Write an Effective Op-Ed
An Op-ed is short for “opposite the editorial page” and is an opinion piece written by a member of the public that is published in a newspaper. It is slightly different than a letter to the editor in that it is typically longer and is not necessarily in response to a previously published article.
Tips for writing a good op-ed:
- It’s all about timing. keep your eye on local news, as well as on action alerts and messages sent out by the National Sustainable Agriculture Coalition, its member organizations and partners so that you can submit an op-ed that coincides with legislative action on Capitol Hill. Anniversaries and special events can also provide important hooks.
- Be succinct. Most op-eds average between 600 and 750 words (or three double-spaced typewritten pages). Given the limited amount of words you can use to make your case, it is important to focus on a specific food or farm policy or issue.
- Answer “so what?” Show your readers how the issue impacts their life and why now is the time to act.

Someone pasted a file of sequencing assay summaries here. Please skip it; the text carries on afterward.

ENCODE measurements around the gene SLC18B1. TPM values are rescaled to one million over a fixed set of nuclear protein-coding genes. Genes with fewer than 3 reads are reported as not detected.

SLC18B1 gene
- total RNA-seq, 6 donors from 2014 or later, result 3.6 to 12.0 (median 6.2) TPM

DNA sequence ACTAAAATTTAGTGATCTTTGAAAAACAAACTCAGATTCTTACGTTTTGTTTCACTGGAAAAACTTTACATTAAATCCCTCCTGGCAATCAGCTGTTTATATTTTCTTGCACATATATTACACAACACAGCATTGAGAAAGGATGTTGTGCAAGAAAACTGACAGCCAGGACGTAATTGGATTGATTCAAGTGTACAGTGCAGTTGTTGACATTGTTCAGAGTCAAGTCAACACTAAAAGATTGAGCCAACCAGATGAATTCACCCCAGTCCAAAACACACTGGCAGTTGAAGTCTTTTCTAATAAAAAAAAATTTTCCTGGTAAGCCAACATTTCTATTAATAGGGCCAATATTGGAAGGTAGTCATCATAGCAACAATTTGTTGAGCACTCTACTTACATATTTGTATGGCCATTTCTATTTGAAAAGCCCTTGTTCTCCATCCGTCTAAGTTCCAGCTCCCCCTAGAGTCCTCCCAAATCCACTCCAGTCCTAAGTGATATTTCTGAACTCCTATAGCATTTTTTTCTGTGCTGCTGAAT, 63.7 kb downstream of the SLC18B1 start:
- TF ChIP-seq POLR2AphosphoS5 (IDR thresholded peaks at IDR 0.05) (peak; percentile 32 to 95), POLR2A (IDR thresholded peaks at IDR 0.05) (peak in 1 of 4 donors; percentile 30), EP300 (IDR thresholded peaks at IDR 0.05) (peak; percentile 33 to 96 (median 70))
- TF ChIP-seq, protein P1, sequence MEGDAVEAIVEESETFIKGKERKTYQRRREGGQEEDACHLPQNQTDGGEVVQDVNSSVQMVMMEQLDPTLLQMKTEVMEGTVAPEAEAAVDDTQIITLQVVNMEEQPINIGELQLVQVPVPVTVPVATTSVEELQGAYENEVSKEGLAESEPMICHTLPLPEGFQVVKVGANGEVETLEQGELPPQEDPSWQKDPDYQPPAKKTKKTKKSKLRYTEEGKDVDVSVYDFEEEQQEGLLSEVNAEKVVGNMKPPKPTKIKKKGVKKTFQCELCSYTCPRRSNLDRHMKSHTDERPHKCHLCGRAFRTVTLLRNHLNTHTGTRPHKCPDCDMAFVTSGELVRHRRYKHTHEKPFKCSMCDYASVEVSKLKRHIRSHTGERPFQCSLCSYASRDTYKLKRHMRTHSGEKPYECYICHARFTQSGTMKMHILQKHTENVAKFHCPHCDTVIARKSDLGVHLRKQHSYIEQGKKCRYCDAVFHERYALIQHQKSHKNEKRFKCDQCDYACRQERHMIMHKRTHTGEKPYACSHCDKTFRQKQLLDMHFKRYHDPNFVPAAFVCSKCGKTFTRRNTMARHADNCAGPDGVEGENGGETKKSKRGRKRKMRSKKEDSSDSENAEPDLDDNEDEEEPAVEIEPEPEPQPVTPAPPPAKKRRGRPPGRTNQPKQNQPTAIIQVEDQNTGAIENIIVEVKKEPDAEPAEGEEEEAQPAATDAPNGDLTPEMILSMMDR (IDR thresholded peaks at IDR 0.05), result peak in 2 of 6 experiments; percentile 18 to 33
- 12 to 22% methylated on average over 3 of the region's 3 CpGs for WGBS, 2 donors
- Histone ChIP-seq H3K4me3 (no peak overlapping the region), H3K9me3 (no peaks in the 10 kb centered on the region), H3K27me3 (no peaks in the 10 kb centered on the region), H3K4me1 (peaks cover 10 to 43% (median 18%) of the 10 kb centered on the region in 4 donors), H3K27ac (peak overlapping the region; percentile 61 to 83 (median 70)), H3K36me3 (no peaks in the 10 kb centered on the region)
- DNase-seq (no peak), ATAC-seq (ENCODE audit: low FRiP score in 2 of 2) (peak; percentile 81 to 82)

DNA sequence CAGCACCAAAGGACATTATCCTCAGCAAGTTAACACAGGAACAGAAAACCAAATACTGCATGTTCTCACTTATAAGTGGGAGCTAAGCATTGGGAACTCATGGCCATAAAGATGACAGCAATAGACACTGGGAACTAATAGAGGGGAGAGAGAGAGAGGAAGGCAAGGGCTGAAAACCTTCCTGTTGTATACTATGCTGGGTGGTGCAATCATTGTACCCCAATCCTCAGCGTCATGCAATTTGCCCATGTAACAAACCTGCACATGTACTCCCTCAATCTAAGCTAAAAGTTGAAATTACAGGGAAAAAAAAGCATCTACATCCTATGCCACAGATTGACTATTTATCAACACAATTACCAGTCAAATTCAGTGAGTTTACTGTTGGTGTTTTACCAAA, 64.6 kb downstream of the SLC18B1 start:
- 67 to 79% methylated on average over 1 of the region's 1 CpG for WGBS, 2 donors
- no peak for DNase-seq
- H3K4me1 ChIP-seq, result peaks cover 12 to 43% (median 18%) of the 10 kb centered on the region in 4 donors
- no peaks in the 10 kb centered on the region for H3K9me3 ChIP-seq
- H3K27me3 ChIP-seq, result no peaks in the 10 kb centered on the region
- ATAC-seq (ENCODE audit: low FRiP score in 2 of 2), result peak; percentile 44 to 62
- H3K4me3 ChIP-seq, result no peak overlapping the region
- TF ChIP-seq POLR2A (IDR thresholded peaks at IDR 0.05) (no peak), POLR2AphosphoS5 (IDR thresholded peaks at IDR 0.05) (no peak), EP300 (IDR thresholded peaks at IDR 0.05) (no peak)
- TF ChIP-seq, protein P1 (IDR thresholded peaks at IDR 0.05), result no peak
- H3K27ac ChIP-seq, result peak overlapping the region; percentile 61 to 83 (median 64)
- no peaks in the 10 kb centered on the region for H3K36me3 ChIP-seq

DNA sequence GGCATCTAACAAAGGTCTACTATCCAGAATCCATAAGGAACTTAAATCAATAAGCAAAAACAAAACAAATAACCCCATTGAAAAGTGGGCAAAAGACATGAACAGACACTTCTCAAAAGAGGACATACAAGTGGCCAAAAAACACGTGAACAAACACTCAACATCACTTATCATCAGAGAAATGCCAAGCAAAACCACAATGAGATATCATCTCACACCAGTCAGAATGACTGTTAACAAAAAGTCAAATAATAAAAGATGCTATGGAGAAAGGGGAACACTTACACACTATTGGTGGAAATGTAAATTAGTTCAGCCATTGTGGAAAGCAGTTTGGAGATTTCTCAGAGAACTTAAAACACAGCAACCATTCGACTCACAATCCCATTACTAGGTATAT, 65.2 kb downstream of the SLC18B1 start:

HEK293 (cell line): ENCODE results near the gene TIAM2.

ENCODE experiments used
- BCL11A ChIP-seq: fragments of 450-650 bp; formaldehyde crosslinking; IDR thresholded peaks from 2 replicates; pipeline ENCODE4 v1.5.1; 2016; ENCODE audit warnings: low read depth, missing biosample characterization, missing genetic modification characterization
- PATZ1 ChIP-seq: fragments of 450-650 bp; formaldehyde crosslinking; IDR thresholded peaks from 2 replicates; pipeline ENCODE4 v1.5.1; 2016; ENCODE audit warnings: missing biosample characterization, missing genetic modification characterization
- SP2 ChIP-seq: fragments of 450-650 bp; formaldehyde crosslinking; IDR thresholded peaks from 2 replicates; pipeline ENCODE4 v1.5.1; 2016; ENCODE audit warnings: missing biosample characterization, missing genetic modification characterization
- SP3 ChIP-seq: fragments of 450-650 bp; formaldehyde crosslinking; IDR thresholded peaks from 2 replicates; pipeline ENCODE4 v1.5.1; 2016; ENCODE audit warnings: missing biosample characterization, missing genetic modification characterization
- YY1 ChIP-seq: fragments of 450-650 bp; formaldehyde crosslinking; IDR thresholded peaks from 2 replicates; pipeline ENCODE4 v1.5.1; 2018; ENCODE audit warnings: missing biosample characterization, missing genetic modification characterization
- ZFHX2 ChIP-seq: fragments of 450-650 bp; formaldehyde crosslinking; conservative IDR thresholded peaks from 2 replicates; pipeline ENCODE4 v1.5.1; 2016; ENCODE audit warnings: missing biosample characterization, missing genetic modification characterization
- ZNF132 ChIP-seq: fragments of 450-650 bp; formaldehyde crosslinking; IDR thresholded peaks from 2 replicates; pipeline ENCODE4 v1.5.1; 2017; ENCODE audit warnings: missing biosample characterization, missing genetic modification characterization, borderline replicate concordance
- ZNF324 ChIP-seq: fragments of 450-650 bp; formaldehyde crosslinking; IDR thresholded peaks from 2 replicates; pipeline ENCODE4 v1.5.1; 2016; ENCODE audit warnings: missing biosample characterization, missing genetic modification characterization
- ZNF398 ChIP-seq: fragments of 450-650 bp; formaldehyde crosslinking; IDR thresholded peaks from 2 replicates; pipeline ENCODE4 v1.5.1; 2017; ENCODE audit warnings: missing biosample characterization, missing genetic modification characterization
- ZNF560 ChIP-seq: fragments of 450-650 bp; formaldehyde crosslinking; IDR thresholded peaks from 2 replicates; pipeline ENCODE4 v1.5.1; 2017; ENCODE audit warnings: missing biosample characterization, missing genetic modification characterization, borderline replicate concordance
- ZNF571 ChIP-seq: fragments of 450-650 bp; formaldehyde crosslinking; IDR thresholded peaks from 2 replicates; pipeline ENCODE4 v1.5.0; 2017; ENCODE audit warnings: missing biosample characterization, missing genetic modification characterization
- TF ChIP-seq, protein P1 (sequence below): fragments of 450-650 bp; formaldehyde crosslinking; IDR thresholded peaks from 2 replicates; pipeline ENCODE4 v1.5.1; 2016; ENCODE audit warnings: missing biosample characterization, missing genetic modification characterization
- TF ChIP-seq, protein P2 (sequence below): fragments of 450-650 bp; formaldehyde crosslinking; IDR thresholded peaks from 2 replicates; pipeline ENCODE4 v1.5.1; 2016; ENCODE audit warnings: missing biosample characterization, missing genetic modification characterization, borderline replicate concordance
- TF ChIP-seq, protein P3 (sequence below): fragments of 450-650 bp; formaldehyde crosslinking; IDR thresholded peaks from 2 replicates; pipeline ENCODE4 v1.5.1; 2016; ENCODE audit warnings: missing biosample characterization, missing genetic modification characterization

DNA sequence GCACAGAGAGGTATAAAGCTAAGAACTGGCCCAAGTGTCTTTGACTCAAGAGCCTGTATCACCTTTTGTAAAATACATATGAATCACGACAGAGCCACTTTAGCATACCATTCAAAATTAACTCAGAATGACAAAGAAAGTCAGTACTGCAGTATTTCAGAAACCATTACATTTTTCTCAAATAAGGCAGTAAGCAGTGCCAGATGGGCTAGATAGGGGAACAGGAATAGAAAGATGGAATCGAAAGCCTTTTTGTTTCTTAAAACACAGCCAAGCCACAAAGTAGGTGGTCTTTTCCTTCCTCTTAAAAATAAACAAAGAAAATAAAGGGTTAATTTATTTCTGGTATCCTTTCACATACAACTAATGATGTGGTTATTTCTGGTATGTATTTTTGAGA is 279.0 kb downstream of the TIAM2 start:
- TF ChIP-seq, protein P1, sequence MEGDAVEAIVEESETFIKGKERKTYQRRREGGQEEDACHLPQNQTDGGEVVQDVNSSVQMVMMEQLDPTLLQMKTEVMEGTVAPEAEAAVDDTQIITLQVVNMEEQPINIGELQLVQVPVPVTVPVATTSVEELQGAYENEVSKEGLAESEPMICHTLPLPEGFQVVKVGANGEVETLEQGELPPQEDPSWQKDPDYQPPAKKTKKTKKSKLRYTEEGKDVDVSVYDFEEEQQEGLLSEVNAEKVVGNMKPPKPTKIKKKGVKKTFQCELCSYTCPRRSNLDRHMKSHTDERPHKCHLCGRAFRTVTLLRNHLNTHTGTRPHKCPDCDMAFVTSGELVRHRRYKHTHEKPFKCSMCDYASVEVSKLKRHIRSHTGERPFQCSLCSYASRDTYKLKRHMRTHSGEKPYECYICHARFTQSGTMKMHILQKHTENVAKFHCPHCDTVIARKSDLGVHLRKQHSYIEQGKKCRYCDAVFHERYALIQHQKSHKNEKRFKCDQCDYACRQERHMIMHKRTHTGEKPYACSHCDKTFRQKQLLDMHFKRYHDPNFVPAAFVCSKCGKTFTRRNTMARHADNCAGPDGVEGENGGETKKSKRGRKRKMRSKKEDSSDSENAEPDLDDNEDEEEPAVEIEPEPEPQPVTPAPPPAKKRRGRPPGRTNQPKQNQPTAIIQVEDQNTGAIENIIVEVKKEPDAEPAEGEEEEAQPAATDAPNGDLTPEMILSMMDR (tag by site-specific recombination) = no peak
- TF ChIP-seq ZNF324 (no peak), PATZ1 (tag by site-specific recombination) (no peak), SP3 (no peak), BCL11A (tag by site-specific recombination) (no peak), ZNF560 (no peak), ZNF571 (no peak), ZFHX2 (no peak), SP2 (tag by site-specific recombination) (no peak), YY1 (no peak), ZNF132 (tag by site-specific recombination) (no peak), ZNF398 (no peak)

- Don’t be afraid of statistics. Useful information and data used in a precise manner can advance your argument.
- Provide solutions. Tell your reader how the situation can be resolved or advanced by providing them with key legislation or tools.
- Be personal. It’s an opinion piece, so use your personal voice. For example, “I live a mile downstream from a 5,000-head dairy farm, and it stinks…”
When submitting an op-ed, be sure to include a suggested headline, a by-line (your name), and a one-sentence identification that describes your expertise as the author. Always include your full name, address (or organization’s address), day and evening phone numbers, and email address. Look at the editorial page of your local newspaper for guidelines about op-ed length and the address to send your submission to.